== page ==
So as you might have guessed from reading the title, I am now a teacher. But how?, you ask, Aren't you still in school?
Yes, of course. You see, in Belgium, Wednesday is only a half day. We go to school in the morning, and most students leave at 12:30, unless they have a class 5 bis, which ends at 1:10. However, some students choose to stay at school for activites, and some help out at the primary school next door, doing crafts, playing games, etc. So, a few weeks ago, the principal at the primary school asked the other American exchange student and I if we could teach an English course to a class of primary students, who, we were told, would be between the ages of 6 and 12. Since we both have a course 5 bis, we would start the class at 1:45 and it would last until 3:45, with a 20-minute break in the middle. And, we would be paid 20£ per week to teach (don't worry, AFS, there's no contract). And so, we both consented.
And so arrived the morning our first day of teaching. I was pretty exhausted, and half regretted my decision to teach, since I really just wanted to go home and sleep. The feeling didn't improve when I couldn't find my co-teacher after I ate lunch, and then proceeded to the school, only to find the gate locked. Not knowing what else to do, I called my sister, who was in Luxembourg city at the time. She told me that she would call one of the girls who helps out at the school, and then call me back. However, while I was waiting for her to call back, the principal found me waiting at the gate, and brought me to the classroom where I was supposed to be teaching. I was 15 minutes late. The other exchange student, Danielle, was already there and had already taught the students the alphabet.
That first day was rather hectic. We didn't have a chalkboard, or really anything to write with, so everything was oral. We didn't have any order of doing things, so we just jumped around from subject to subject. We did colors, numbers, some clothing, greetings, and random nouns. And, what was more, we went around and asked each student how old they were...and found out that about half of them are 5. Okay. So at the end of the class, I was more exhausted and not even sure if I had managed to teach them anything, then had to wait 20 minutes for the bus.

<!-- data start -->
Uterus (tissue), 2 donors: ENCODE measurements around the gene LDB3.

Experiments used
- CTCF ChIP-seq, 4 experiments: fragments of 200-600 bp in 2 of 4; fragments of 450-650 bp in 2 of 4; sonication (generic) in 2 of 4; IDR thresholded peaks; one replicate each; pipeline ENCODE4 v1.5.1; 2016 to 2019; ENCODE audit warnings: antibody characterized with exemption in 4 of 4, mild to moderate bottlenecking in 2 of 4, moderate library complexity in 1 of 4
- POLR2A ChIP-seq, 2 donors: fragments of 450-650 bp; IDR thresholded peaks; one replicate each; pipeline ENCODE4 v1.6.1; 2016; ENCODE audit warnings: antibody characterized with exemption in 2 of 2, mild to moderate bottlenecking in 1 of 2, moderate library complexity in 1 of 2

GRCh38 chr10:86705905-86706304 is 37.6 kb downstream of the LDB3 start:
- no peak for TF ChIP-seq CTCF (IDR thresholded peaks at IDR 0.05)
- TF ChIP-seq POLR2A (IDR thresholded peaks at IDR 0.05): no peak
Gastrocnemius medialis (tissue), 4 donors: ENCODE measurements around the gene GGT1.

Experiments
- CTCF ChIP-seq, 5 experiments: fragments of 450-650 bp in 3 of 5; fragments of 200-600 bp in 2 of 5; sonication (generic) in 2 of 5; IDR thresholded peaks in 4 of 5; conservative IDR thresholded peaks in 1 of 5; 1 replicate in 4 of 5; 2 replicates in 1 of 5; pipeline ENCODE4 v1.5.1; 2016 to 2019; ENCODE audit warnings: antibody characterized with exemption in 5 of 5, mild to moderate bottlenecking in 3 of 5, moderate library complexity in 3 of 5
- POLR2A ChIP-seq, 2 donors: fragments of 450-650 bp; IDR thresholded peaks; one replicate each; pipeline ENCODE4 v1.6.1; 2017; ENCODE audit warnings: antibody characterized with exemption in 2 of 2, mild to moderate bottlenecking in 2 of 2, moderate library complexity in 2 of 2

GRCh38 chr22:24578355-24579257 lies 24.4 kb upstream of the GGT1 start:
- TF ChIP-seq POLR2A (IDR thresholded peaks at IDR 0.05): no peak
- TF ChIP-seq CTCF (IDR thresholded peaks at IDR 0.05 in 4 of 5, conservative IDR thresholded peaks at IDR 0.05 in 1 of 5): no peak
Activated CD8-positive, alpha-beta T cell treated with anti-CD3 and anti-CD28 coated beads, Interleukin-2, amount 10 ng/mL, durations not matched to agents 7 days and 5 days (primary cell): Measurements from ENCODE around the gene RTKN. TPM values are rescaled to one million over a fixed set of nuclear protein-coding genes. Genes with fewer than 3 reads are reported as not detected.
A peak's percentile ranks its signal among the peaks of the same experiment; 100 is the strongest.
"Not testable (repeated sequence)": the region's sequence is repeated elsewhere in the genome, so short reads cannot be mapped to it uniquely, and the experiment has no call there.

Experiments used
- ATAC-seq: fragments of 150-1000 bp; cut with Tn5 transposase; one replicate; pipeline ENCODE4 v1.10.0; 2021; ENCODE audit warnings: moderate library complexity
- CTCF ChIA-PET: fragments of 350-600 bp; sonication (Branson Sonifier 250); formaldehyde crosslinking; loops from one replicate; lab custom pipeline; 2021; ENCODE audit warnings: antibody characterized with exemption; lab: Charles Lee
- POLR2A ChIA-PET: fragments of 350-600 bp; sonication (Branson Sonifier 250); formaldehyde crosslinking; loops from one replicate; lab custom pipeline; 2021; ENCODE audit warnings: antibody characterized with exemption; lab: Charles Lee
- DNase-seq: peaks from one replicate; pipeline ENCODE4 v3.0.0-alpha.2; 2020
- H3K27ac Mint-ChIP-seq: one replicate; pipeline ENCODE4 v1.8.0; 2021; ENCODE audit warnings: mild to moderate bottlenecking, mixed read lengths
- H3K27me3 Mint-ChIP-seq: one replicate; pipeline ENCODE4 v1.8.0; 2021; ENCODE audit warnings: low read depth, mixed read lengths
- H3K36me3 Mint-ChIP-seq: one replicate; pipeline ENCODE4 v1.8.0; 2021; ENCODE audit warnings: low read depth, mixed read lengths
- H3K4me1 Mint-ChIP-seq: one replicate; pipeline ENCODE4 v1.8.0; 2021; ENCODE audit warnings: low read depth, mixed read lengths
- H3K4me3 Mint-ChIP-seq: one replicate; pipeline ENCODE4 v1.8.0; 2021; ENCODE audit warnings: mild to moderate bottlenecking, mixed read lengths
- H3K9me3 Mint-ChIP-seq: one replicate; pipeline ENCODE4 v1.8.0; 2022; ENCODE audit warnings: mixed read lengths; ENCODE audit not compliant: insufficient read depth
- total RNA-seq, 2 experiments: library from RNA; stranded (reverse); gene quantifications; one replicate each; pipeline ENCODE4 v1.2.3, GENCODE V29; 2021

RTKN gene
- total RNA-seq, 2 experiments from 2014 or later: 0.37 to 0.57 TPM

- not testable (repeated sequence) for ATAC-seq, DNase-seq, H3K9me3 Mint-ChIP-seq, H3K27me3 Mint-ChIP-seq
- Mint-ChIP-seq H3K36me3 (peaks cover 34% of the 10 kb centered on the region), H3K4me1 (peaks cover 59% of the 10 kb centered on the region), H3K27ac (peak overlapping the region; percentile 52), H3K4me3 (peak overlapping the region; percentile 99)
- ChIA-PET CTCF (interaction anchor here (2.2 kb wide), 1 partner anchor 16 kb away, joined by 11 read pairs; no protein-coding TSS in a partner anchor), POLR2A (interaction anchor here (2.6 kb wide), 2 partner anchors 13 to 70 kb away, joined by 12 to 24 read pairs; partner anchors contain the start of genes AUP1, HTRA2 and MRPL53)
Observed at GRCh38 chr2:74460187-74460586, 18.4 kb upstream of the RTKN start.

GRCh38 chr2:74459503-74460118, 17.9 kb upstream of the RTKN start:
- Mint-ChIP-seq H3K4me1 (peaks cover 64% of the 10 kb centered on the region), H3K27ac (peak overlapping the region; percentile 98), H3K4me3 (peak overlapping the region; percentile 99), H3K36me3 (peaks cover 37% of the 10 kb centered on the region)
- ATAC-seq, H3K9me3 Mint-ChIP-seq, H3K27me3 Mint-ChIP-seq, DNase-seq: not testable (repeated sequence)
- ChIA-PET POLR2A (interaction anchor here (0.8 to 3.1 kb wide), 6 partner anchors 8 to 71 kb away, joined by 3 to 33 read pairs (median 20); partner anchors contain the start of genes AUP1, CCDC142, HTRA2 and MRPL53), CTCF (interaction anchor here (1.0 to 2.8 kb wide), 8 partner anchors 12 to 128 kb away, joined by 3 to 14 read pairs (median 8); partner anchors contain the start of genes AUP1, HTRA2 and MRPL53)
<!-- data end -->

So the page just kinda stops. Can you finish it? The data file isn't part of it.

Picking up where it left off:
And so, I wasn't exactly looking forward to the next class.
However, Danielle and I decided on a place to meet before the class started, so we were able to enter and begin the lesson together. Already an improvement. And then, when we got to the class, we were greeted with several students shouting "Hello!" We found a chalkboard in the room and put it on two chairs, and one of the adults went and found us some chalk. Even better. We had decided beforehand to backtrack a little bit, and so we went very in depth with the alphabet. First we sang the song a few times, and then wrote each letter on the chalkboard, along with its pronunciation (for example, A = é). During the break, we planned to do start some greetings during the second half of the class, but, as it turned out, there was a theft, and we never had a second half of that class. Instead, we talked in English for the next hour while the students were in another room. We allowed ourselves the hour of English, but we usually speak in French during school, since we are both determined to go back to the United States completely fluent in French.
Anyway, even though it was short, the second class was a huge improvement from the first. I actually felt like I accomplished something. And it was even better when, the next day, I was walking past the primary school during my lunch hour, and one of my students ran to the gate near me, shouting "Madame! Madame!"
And so, yesterday was our third class. We got there on time, moved the chalkboard, got our chalk, and moved all of the students so that they could see the chalkboard. We reviewed the alphabet, then moved on to some greetings. We wrote the words on the board and had the children spell out loud to practice English letters. Then we did some weather. First, we taught the difference between "good" weather and "bad" weather, and then focused on each one. We taught simple sentences. For good weather, "It's sunny" and "It's warm." For bad weather, "It's raining," "It's windy," "It's cold," "It's snowing." Teaching weather brought us into the seasons, so we wrote each season on the board, and then asked the class what the weather is like during each season. During the second hour, we focused a lot on numbers. We did just 1 through 19, since they are very young. First, we wrote them all on the board. Then we taught the rule for the -teens, and focused especially on 11, 12, 13, and 15, which don't follow the rule. A few students tried to count all the numbers, and most of them could count to ten, some as much as 15 or 16. To finish off, we went around to each student and said a number in French and asked them to say it in English. For the really young students, we stayed with numbers under 10, but for the older ones, we went all the way to 19. It was very satisfying, and I think I'm speaking for both Danielle and I, to hear when a student said the number correctly. It's great to know we're helping someone, since usually we're just struggling to get our point across. And, as the students left, many of them said "Goodbye," and one little girl even gave us each a kiss on the cheek.
So I've learned a lot (for one thing, teaching is a lot easier with a chalkboard), and I definitely don't regret my decision to teach. Ready for next week... :)
Oh, and last week we had a vacation for Toussaint, so I went to Italy and the South of France with my host mom and sisters. I'm just loading the pictures now, so I'll write about that another time.